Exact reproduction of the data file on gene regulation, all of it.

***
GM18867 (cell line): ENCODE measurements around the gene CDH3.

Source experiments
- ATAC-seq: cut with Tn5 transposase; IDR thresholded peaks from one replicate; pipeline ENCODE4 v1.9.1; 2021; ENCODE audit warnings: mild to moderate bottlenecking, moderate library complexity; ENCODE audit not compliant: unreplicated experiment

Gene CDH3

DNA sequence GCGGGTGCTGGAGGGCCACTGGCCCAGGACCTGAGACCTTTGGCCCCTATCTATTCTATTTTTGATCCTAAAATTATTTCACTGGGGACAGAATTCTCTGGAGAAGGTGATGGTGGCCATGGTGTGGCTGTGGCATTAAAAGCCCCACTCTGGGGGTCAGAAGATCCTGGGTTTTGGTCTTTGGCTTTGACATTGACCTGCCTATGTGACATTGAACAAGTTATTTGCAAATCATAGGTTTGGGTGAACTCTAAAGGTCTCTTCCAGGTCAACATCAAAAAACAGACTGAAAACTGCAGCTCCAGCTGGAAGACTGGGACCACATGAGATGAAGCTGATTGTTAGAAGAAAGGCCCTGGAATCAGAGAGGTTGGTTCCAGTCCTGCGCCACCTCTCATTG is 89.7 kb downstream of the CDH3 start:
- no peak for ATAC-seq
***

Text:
GM18867 (cell line): ENCODE measurements around the gene CDH3.

Source experiments
- ATAC-seq: cut with Tn5 transposase; IDR thresholded peaks from one replicate; pipeline ENCODE4 v1.9.1; 2021; ENCODE audit warnings: mild to moderate bottlenecking, moderate library complexity; ENCODE audit not compliant: unreplicated experiment

Gene CDH3

DNA sequence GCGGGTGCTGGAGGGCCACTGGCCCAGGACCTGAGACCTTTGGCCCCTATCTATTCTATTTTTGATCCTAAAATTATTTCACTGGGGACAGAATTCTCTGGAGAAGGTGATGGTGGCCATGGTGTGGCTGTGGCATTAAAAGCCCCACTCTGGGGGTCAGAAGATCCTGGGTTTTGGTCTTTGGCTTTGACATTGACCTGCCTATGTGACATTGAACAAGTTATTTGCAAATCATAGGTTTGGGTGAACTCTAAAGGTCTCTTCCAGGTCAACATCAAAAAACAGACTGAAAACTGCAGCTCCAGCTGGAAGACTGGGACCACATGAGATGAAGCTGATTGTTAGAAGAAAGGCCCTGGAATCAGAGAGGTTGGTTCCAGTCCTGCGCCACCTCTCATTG is 89.7 kb downstream of the CDH3 start:
- no peak for ATAC-seq